In the sky of the Atacama Desert on the Pacific coast of Chile lies a field of little Japanese bells that swing from the tops of long metal rods. The way these 850 bells are arranged—in a constellation of good luck—they represent the star formation in the southern hemisphere on the night Christian Boltanski was born (September 6, 1944). Produce with the help of people from an Indian community, the title of the piece—Animitas—is a reference to altars dedicated to the dead, installed along the side of the road in some parts of Chile. To experience the murmur of this grand but delicate instrument ringing at the whim of the wind, visitors to the video installation that documents this land installation are immersed in the heart of the Chilean landscape by means of a nearly room-size projection. Through Animitas, the little music of chance, the artist once again plays with memory and recollection, personal story and cosmic invocation. Marked by a search for universality and poetry, Boltanski’s work explores the differences between autobiography and auto-fiction, memory and oblivion, life and death, the individual and the collective. Like monuments dedicated to memory, his works, both fictional and shared, bring to light the traumas of the twentieth century by way of global installations where photographic enlargement, everyday objects, light, and sound play a major role.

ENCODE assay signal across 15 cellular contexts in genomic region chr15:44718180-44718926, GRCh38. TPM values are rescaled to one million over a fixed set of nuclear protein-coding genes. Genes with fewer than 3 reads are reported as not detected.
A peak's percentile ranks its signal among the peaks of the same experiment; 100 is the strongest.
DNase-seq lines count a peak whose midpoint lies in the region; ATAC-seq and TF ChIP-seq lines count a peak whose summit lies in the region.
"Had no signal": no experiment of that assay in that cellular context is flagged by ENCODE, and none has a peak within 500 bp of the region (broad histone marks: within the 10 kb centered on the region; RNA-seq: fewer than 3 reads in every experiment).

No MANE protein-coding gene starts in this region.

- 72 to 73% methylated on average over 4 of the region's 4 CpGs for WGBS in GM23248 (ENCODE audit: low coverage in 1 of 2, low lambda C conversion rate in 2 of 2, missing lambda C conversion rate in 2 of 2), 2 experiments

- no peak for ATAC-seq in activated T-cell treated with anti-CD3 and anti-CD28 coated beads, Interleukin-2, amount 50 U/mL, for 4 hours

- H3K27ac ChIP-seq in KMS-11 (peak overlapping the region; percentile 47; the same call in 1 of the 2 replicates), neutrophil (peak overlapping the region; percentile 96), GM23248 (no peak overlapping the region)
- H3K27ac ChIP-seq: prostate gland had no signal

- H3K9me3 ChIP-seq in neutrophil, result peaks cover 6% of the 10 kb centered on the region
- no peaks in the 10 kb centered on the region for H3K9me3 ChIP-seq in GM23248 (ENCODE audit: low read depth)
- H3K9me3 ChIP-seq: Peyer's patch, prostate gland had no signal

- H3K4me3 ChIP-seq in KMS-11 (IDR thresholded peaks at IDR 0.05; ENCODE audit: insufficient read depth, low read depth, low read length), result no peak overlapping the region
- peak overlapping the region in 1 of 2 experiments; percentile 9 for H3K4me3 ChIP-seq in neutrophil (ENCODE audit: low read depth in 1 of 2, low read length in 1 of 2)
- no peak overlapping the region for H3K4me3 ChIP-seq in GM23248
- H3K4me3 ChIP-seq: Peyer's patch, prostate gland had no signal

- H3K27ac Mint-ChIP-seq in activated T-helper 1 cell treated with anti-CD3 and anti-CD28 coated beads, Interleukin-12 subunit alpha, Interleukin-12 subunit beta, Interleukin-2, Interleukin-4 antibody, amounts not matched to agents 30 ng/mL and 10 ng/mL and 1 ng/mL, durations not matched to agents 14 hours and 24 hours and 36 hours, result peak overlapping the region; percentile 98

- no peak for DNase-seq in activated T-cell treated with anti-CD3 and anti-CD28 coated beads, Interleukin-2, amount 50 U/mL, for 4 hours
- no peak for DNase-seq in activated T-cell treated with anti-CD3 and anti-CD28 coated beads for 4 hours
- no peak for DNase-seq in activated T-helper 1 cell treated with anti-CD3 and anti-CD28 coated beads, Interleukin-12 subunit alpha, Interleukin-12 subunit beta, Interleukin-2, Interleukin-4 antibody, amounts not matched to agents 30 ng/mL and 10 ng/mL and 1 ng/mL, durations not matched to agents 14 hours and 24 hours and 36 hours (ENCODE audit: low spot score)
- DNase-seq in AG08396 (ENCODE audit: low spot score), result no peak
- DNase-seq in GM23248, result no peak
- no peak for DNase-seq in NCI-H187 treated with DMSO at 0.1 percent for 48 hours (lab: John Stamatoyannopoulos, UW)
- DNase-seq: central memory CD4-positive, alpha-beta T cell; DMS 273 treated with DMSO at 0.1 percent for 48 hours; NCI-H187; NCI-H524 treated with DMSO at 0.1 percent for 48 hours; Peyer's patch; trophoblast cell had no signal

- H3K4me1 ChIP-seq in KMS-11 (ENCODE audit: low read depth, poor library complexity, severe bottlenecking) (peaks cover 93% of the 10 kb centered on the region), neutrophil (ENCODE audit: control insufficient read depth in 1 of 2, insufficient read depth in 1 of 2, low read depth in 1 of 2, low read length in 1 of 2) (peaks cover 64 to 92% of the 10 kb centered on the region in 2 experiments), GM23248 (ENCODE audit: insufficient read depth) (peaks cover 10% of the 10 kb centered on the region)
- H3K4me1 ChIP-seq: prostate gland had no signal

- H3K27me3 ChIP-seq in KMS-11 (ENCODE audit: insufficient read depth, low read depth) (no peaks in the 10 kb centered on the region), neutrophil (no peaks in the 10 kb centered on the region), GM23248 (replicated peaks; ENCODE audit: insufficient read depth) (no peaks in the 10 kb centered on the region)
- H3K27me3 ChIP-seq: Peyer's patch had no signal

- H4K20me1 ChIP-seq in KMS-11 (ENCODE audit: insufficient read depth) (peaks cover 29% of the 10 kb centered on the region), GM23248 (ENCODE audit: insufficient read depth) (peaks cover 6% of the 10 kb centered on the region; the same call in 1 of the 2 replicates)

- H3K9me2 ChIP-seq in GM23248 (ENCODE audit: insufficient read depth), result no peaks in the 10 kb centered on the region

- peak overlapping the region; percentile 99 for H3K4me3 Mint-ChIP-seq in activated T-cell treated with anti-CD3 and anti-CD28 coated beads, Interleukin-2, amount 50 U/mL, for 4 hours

Two films he produced in 1969, with his brother Jean Eli as the protagonist, are presented in the 56th Biennale di Venezia—All the World’s Futures. They are L’Homme qui lèche (The Man Who Licks) and L’Homme qui tousse (The Man Who Coughs). Though these films are now more than forty years old, they have not lost their power to convey oppression and anxiety to the spectator.